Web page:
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Saturday, September 23, 2023

When swimming holes go bad

No Splashing: Swimmers Banned from Popular Pond to Make Way for Boats

By Frank Carini / ecoRI News columnist

Beach Pond in Exeter was once a popular swimming hole,
but is now reserved for boaters and anglers.
(Frank Carini/ecoRI News)

Unlike many other Rhode Island waterbodies, a local pond off Route 165 wasn’t contaminated this summer by fecal matter or toxic algae. The former swimming beach was closed in 2008 for other human-caused reasons.

With a week left in Summer 2023, freshwater and saltwater beaches around the state have been closed for a combined 288 days, the highest number of closures recorded since 2006.

Beaches are closed by order of the state Department of Health when they test positive for elevated levels of enterococci bacteria, which live in the intestinal tracts of warm-blooded animals, including humans, and indicate possible water contamination by fecal waste.

Last month the departments of health and environmental management advised people to avoid contact with Fishing Cove in Coventry, Coomer Lake in Glocester, and Roger Williams Park Ponds in Providence because of blue-green algae blooms. They aren’t the only waterbodies to have been sickened this year by pea soup gone bad.

Beach Pond, which spans both sides of Ten Rod Road in western Rhode Island, has been closed to swimming for 15 years. The 430-acre pond that straddles the border between Connecticut and Rhode Island wasn’t closed because of poop in the water or by cyanobacteria, though.

The pond, up to 60 feet deep in places, is on the state’s list of impaired waters because of the presence of non-native aquatic plants (variable milfoil and inflated bladderwort), but it is perfectly safe for swimming. But an army of “No Swimming” signs tells a different story.

In 2008, a few weeks before the unofficial start of summer — Memorial Day weekend — DEM closed Beach Pond to swimming, to install erosion-control measures. The beach has never been reopened to swimming.

Among the measures since implemented to — depending on your interpretation of the situation — close the beach to swimming or “to stabilize the shoreline and prevent runoff from entering the pond” included the “placement of rocky material” where the beach once was. Basically, thousands of decent-sized rocks (riprap) were dumped along the pond’s shoreline.

Today, visitors without a trailer can’t even park in Beach Pond’s main lot from Memorial Day weekend through Labor Day weekend. A gate needs to be lifted before a boat-toting vehicle is let in.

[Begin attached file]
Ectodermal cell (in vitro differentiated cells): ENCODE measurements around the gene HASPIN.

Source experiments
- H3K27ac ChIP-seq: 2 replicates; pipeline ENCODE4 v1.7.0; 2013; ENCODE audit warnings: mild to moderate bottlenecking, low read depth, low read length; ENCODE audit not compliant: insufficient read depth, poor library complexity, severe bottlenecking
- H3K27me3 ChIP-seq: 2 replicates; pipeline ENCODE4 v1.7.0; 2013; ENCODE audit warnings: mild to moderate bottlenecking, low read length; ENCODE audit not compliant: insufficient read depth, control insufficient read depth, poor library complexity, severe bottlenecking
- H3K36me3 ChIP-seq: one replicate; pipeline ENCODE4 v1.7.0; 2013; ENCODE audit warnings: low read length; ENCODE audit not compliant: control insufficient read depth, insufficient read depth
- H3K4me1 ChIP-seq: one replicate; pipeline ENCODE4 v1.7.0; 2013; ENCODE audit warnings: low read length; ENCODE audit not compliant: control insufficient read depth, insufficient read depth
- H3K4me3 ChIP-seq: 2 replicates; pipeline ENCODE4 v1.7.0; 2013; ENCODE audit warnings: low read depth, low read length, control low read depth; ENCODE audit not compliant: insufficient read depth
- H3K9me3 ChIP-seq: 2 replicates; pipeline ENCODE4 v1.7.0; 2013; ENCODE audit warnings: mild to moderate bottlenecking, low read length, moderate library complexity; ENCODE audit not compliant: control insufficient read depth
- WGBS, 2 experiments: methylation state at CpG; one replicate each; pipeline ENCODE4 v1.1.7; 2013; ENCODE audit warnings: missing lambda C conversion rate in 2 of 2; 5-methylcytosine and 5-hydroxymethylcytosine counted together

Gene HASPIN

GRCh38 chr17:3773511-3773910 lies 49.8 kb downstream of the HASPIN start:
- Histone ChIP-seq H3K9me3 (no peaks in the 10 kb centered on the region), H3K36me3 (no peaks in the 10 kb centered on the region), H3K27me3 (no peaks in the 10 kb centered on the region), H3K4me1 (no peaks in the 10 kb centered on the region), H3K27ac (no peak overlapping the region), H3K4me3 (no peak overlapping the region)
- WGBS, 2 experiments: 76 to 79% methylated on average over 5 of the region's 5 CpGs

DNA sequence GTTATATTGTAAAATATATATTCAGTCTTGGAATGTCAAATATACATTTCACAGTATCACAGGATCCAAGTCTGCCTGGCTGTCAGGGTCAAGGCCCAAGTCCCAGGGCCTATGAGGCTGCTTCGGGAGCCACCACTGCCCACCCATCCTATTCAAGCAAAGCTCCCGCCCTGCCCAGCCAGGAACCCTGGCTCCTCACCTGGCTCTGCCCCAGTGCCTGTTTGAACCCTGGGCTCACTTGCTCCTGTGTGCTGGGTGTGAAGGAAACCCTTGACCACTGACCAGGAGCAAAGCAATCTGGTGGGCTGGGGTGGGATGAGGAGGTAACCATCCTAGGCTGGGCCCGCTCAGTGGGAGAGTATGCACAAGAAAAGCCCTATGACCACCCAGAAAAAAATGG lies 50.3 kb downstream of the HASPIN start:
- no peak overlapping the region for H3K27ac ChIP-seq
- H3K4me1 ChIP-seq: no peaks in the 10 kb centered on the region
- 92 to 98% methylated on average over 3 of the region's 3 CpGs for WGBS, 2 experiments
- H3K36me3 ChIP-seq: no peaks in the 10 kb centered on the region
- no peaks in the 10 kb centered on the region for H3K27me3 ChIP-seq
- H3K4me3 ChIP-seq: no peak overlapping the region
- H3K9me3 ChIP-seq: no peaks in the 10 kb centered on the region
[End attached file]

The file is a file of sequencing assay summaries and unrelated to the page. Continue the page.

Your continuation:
During a late-August weekday visit to the former swimming hole — two friendly DEM seasonal employees were working the gate — I had to park up the road at a trailhead lot. (I’m not complaining, as the walk wasn’t that far. Of course, I might feel differently if I were living with a disability.)

Across the street from the sizable and barricaded boat/trailer lot is barely enough parking for a handful of cars. Boaters and anglers are the privileged class at this state-run fishing hole that is stocked annually with hatchery-raised trout. (Beach Pond is part of the 14,000-acre Arcadia Management Area.)

A chain-link fence runs parallel to the dock. This fortification doesn’t prevent erosion or stop stormwater runoff, but it does impede a possible wader’s/swimmer’s path to an extremely narrow strip of sand — one of the last remains of a popular swimming hole.

“Although some people view and use it as a beach, Beach Pond is not a state beach and DEM does not manage it as a state beach,” according to a DEM official.

He told ecoRI News in a recent email that “it had to be shut down due to enforcement issues.”

In 2012, DEM’s Division of Parks and Recreation transferred management of the property to the agency’s Division of Fish and Wildlife.

“Responding to resident boaters who disliked having to pay to use the boat ramp on the Connecticut side of the pond, DEM in April 2014 applied for funding through the US Fish and Wildlife Service’s Sportfish Restoration Program to build a boat ramp, floating docks, and a 15-space parking lot for vehicles towing boats,” according to the agency official.

Seven months later, the U.S. Fish & Wildlife Service (USFWS) awarded DEM $522,000 for those purposes. Beach Pond’s new boating and fishing amenities were unveiled in 2015.

The DEM official noted federal funding always comes with conditions.

“In the case of the Sportfish Restoration Program, the biggest condition is that DEM is required to prioritize access to the parking lot by those seeking to use the boat ramp,” he wrote. 

“This is because revenue for the program comes from manufacturers’ excise taxes on sport fishing equipment, import duties on fishing tackle and pleasure boats, and the portion of the gasoline fuel tax attributable to small engines and motorboats. All this revenue goes into USFWS and USFWS allocates it in a formula-based distribution to states every year.”

The Sport Fish Restoration Program gives DEM permission to allow others to use Beach Pond if they are not preventing boaters and anglers from accessing the boat ramp.

“DEM only restricts access in instances where non-boating users are interfering with the use of the facility by boaters,” according to the state agency.